Daehak-ro (or “University Street” in Korean), a street in Hyehwa, Seoul, was literally a street with many universities. With a high concentration of students, the street attracted numerous theaters for movies, music, musicals, and plays, making it a center of Korean arts and culture. Among the many types of arts and culture offered here, plays are the most popular.
However, as COVID-19 has stopped people from gathering in indoor spaces with poor ventilation, theater companies are having a hard time.
On August 9, I visited Daehak-ro. The usually crowded street was quieter than I had ever seen it before. Before COVID-19, the plays were also attracting smaller and smaller audiences due to their poor facilities, but the pandemic made the situation even worse.
I went to watch a three-year-old play called “Jamaica Health Club.” Because of the play’s popularity, the performers originally staged their play twice a day on weekdays and three times a day on weekends. However, the small audiences forced them to stage their performance only on weekends (twice). There were approximately 30 people in the audience on the day I watched the play. According to an official of the company, 30 people is approximately one-fourth the size of the typical audience.
|[Play “Jamaica Health Club”. Photo Credit: Shinyong Park]|
Byung-gyu Yoo, the CEO of the company that runs “Jamaica Health Club,” says that some actors and actresses are now making ends meet by working part-time jobs, such as food-delivery driver. Through an interview with Yoo, I was able to gain some insight into the situation.
|[Interview with Byung-Gyu Yoo. Photo Credit: Kwang Hyun Park]|
According to Yoo, the main reason for the small audiences is people’s perception of theaters. As the government and media designated theaters as “high risk,” people are no longer willing to watch plays there. He added that it might be very difficult to change such view of theaters in the future.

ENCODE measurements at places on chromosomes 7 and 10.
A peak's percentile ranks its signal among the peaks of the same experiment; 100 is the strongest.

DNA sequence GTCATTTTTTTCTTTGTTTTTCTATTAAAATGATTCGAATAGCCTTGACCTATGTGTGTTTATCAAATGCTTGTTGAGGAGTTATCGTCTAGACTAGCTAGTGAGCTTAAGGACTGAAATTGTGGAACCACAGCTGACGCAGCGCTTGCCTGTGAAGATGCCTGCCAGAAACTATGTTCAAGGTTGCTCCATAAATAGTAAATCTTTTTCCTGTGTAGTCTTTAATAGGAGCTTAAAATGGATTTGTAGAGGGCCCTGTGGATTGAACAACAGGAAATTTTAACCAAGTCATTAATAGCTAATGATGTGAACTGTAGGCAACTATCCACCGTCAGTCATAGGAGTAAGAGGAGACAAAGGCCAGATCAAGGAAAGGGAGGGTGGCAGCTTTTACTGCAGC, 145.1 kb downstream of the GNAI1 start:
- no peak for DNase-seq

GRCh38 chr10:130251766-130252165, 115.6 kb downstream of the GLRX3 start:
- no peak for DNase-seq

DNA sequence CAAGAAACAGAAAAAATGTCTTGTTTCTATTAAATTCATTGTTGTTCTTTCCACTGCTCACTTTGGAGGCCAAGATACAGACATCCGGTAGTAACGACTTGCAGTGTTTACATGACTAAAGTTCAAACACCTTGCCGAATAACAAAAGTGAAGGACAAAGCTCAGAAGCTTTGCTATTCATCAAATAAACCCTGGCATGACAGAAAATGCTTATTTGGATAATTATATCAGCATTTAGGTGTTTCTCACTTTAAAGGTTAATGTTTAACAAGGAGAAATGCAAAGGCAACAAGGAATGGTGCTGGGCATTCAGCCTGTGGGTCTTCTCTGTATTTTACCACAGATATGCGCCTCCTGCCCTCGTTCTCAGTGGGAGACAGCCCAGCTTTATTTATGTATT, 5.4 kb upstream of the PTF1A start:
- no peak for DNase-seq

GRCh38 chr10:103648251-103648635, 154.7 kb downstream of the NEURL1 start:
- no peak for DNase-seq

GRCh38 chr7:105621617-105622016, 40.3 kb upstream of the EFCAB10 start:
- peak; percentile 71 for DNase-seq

To overcome this, Yoo says that his company is following the quarantine regulations and operating the plays safely. He also says that he hopes the media will show that they are trying their best to make their plays safe. He mentioned the “disaster support aid,” that people have received, and that he wants people to use the aid to enjoy cultural activities such as plays.
With its theaters offering tickets at relatively low prices, Daehak-ro is a street where not only teenagers but also seniors can enjoy culture. It’s also a place where rookie actors and actresses start their careers. That is why many workers in the performing arts are worried about the current situation.
Experts say that many things will change in post-corona era. For instance, many theater companies have already closed down, which will change the performing arts market as a whole.
Now, companies and actors are facing the greatest challenge they have ever encountered. To protect the future of Korean performing arts, it seems like people’s interest in plays is needed.
Korea International School Jeju Campus
Shinyong Park email@example.com
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